A preferred, but not exclusive, construction form of the piezoelectric elements is shown in FIG. 4. Disc 401 of the piezoelectric material is constrained by a rigid structure 402. The sponge-style pump may be surrounded and contained by a more-or-less rigid ring, cylinder, or other structure that would force any physical dimensional changes to take place within the material and hence into the void spaces. For use within a human or animal body, this structure may be made of, but not limited to, a non-ferrous material, such as titanium in order to avoid later difficulties in the use of MRIs
Several means may be used to create and/or control voids in the piezoelectric material during the fabrication process and could include the addition of a substance to produce small bubbles or voids. Additionally, a filler material could be added to the piezoelectric material which could later be removed by either melting (a lost-wax variant) or dissolved by a solvent or the like.
As there is the possibility that the materials used to make the piezoelectric elements could contaminate the fluid to be pumped, the voids of the elements can be coated with a substance that precludes contamination with the material of the elements, or, as described above, a transport means can include a secondary fluid transported in the voids of the piezoelectric elements, with that secondary fluid acting upon either a tube containing the fluid to be pumped, or upon a mechanical contrivance, such as a piston pump or the like.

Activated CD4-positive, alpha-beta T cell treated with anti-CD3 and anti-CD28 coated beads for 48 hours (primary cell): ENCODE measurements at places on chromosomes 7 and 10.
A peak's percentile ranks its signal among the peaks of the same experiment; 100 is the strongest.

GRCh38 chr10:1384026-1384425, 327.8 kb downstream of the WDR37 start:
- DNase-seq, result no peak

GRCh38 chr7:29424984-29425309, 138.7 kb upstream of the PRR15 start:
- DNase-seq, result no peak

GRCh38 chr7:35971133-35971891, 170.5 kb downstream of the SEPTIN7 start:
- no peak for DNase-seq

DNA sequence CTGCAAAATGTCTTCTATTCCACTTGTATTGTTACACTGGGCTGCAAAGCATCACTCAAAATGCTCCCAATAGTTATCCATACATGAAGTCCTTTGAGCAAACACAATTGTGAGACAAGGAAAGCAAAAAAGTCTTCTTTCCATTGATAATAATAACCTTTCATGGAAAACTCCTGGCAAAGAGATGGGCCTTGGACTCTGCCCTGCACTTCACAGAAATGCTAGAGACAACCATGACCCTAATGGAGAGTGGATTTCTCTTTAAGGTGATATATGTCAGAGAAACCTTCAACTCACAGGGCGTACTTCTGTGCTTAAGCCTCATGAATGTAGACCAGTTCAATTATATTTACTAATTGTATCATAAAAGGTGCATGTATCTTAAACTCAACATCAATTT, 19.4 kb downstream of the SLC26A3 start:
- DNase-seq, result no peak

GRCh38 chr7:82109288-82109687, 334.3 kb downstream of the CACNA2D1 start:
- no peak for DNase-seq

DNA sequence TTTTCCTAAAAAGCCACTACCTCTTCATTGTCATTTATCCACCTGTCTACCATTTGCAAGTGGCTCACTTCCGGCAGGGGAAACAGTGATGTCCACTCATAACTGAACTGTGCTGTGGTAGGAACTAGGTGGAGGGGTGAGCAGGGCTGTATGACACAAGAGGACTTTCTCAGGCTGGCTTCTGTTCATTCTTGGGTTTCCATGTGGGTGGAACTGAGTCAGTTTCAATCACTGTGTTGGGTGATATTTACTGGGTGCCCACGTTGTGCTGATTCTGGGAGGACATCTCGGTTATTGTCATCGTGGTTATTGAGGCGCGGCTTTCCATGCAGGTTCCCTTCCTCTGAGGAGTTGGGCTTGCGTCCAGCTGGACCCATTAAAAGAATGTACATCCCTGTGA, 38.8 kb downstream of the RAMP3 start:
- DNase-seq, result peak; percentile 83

Another method for fabricating a piezoelectric pump is shown in FIG. 5 and includes a strip or ribbon of plastic insulator 501 having a single conductor 502 plated or otherwise attached to its bottom surface and four or more conductors 503 plated or otherwise attached to its upper surface. The conductors on the upper surface are substantially parallel to each other and run along the length of the insulator. The insulating ribbon substrate may be corrugated or rippled perpendicular to its length as a means of relieving stress on the attached conductors and as a means for providing flow channels. FIG. 6. is a cross section of the piezoelectric pump that includes a showing of the piezoelectric material 601 placed on top of the electrodes A, B, C, and D.